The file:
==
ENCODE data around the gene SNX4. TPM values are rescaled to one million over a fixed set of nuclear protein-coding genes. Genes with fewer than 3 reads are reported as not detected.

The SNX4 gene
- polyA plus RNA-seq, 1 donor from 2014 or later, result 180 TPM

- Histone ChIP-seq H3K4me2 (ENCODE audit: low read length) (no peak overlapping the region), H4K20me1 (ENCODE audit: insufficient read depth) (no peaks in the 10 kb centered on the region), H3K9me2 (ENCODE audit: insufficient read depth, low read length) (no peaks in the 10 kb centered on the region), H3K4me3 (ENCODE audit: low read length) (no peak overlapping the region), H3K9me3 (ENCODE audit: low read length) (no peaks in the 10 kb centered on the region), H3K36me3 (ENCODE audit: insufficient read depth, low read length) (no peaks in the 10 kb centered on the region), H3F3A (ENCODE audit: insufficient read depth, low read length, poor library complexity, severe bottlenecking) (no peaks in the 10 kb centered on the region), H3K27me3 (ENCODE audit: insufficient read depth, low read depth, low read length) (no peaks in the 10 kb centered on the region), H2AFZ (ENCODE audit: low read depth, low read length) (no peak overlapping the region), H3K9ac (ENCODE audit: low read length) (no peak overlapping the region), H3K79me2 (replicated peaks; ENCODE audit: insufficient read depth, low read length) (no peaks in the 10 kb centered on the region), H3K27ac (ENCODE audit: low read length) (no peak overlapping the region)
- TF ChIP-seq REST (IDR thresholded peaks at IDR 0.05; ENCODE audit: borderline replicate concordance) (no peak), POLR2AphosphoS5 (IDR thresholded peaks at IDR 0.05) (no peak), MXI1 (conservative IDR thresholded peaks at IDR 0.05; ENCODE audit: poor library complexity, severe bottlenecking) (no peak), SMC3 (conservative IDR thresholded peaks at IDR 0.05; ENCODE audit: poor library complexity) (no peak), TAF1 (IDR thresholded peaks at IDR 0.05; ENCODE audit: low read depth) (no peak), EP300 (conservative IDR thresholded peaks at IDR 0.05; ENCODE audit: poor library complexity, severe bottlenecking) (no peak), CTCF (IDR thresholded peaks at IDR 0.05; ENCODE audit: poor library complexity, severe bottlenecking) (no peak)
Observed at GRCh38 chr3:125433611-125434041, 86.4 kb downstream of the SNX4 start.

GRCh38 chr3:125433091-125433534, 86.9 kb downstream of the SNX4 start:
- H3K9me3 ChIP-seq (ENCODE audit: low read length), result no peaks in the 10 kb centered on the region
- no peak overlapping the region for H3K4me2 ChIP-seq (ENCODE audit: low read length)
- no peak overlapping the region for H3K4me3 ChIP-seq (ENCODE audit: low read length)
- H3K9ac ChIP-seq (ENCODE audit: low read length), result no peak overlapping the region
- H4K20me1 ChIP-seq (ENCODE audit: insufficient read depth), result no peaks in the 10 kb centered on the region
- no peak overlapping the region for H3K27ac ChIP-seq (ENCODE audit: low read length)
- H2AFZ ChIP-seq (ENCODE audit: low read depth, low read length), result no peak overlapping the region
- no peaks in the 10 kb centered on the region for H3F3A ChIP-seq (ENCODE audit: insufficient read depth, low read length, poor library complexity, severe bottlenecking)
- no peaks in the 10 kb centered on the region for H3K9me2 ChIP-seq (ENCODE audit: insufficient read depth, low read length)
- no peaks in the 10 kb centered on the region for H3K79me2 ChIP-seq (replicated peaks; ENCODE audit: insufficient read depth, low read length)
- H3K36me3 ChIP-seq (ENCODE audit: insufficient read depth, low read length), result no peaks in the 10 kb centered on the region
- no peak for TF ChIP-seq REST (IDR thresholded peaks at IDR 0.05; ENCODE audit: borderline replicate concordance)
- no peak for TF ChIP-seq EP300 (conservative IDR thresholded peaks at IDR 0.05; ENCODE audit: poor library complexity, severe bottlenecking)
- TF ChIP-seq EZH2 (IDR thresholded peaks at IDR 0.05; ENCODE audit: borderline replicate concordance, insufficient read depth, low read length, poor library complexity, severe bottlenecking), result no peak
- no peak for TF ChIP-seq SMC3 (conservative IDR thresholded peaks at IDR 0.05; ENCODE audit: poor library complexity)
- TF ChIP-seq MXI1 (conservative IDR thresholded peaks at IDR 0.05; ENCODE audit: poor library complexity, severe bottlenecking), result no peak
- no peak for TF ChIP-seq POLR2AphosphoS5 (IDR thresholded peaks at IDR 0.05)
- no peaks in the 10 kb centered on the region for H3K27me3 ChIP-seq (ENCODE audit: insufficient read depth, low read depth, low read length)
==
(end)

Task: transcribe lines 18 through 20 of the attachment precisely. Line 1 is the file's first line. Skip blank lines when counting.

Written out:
- H3K36me3 ChIP-seq (ENCODE audit: insufficient read depth, low read length), result no peaks in the 10 kb centered on the region
- no peak for TF ChIP-seq REST (IDR thresholded peaks at IDR 0.05; ENCODE audit: borderline replicate concordance)
- no peak for TF ChIP-seq EP300 (conservative IDR thresholded peaks at IDR 0.05; ENCODE audit: poor library complexity, severe bottlenecking)